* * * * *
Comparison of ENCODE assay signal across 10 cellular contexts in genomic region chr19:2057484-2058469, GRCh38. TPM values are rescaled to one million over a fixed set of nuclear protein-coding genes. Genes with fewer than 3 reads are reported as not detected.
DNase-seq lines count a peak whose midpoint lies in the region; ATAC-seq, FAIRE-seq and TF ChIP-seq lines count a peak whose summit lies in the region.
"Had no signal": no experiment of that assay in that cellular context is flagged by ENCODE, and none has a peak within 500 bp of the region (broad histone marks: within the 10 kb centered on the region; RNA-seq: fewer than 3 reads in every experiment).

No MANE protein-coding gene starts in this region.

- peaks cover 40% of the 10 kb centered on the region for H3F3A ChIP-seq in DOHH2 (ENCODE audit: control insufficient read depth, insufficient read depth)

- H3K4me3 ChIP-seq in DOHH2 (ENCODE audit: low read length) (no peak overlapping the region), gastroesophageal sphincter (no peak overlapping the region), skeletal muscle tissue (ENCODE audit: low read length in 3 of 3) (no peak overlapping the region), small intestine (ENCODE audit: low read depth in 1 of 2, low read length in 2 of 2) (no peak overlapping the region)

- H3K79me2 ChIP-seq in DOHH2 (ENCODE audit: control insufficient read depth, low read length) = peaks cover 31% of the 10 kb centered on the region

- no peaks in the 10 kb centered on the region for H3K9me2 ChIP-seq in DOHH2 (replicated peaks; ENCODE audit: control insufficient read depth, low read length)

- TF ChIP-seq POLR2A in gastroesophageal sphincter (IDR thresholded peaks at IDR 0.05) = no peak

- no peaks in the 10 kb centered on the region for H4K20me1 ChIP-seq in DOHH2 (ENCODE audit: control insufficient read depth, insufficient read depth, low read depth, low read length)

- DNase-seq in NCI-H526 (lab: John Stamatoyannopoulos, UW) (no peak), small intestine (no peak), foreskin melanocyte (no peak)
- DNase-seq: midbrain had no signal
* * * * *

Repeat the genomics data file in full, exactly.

Comparison of ENCODE assay signal across 10 cellular contexts in genomic region chr19:2057484-2058469, GRCh38. TPM values are rescaled to one million over a fixed set of nuclear protein-coding genes. Genes with fewer than 3 reads are reported as not detected.
DNase-seq lines count a peak whose midpoint lies in the region; ATAC-seq, FAIRE-seq and TF ChIP-seq lines count a peak whose summit lies in the region.
"Had no signal": no experiment of that assay in that cellular context is flagged by ENCODE, and none has a peak within 500 bp of the region (broad histone marks: within the 10 kb centered on the region; RNA-seq: fewer than 3 reads in every experiment).

No MANE protein-coding gene starts in this region.

- peaks cover 40% of the 10 kb centered on the region for H3F3A ChIP-seq in DOHH2 (ENCODE audit: control insufficient read depth, insufficient read depth)

- H3K4me3 ChIP-seq in DOHH2 (ENCODE audit: low read length) (no peak overlapping the region), gastroesophageal sphincter (no peak overlapping the region), skeletal muscle tissue (ENCODE audit: low read length in 3 of 3) (no peak overlapping the region), small intestine (ENCODE audit: low read depth in 1 of 2, low read length in 2 of 2) (no peak overlapping the region)

- H3K79me2 ChIP-seq in DOHH2 (ENCODE audit: control insufficient read depth, low read length) = peaks cover 31% of the 10 kb centered on the region

- no peaks in the 10 kb centered on the region for H3K9me2 ChIP-seq in DOHH2 (replicated peaks; ENCODE audit: control insufficient read depth, low read length)

- TF ChIP-seq POLR2A in gastroesophageal sphincter (IDR thresholded peaks at IDR 0.05) = no peak

- no peaks in the 10 kb centered on the region for H4K20me1 ChIP-seq in DOHH2 (ENCODE audit: control insufficient read depth, insufficient read depth, low read depth, low read length)

- DNase-seq in NCI-H526 (lab: John Stamatoyannopoulos, UW) (no peak), small intestine (no peak), foreskin melanocyte (no peak)
- DNase-seq: midbrain had no signal